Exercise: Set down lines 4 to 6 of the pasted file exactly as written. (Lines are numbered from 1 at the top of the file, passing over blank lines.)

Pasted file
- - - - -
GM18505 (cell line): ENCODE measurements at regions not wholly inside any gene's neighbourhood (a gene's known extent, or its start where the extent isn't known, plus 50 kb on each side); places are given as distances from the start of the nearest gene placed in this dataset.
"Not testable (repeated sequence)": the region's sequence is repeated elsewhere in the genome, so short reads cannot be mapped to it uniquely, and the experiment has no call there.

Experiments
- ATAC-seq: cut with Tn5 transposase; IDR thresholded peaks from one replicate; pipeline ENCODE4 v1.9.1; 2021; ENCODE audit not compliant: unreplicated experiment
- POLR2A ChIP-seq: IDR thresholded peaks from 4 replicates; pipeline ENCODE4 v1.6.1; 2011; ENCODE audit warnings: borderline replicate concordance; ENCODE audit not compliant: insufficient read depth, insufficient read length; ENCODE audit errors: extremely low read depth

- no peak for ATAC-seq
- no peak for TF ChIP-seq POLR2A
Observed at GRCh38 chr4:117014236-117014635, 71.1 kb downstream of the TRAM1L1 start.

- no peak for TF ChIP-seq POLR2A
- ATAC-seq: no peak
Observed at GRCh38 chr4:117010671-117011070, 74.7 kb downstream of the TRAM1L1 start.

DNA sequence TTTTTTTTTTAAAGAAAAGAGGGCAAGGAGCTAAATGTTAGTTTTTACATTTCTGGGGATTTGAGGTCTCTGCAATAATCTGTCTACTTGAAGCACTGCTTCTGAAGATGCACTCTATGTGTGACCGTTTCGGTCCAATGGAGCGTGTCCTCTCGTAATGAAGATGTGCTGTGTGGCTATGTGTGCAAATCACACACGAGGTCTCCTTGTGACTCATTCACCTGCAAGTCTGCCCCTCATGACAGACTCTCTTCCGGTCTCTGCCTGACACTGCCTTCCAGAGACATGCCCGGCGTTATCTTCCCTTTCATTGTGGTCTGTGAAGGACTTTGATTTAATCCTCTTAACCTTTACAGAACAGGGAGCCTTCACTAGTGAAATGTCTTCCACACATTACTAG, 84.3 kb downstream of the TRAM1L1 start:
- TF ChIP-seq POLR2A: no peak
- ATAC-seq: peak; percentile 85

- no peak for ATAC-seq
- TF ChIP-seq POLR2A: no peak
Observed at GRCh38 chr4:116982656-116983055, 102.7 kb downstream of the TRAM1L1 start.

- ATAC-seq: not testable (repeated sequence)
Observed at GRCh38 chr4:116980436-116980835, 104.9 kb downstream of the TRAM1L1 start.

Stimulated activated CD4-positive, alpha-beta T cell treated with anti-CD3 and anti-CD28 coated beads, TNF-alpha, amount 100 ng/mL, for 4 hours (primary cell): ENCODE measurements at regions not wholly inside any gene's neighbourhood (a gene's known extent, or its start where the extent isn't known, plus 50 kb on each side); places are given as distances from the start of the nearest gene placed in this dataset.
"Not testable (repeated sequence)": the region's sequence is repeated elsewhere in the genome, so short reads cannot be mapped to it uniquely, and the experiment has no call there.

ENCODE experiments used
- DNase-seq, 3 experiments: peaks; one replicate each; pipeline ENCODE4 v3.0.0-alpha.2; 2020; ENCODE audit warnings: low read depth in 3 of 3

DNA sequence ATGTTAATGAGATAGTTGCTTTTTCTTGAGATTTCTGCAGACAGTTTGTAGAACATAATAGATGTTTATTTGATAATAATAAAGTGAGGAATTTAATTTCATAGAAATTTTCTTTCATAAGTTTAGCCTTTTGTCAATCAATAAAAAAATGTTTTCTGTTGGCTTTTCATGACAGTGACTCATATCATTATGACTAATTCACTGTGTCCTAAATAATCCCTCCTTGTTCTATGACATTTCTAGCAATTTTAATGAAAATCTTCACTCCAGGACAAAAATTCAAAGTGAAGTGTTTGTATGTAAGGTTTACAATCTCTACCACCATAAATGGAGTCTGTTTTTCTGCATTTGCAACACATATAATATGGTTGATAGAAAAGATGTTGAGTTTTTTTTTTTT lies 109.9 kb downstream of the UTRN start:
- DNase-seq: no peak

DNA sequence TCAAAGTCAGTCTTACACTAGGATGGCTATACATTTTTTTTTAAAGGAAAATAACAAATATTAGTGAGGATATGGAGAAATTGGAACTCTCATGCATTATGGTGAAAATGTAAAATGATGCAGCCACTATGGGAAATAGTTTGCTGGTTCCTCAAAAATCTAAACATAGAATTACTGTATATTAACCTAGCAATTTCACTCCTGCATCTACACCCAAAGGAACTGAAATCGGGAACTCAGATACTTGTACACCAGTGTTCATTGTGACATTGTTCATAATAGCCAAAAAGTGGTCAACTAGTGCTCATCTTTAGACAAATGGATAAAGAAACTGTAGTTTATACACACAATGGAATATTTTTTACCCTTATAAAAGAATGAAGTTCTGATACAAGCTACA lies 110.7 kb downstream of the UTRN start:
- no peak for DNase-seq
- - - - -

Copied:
- ATAC-seq: cut with Tn5 transposase; IDR thresholded peaks from one replicate; pipeline ENCODE4 v1.9.1; 2021; ENCODE audit not compliant: unreplicated experiment
- POLR2A ChIP-seq: IDR thresholded peaks from 4 replicates; pipeline ENCODE4 v1.6.1; 2011; ENCODE audit warnings: borderline replicate concordance; ENCODE audit not compliant: insufficient read depth, insufficient read length; ENCODE audit errors: extremely low read depth

- no peak for ATAC-seq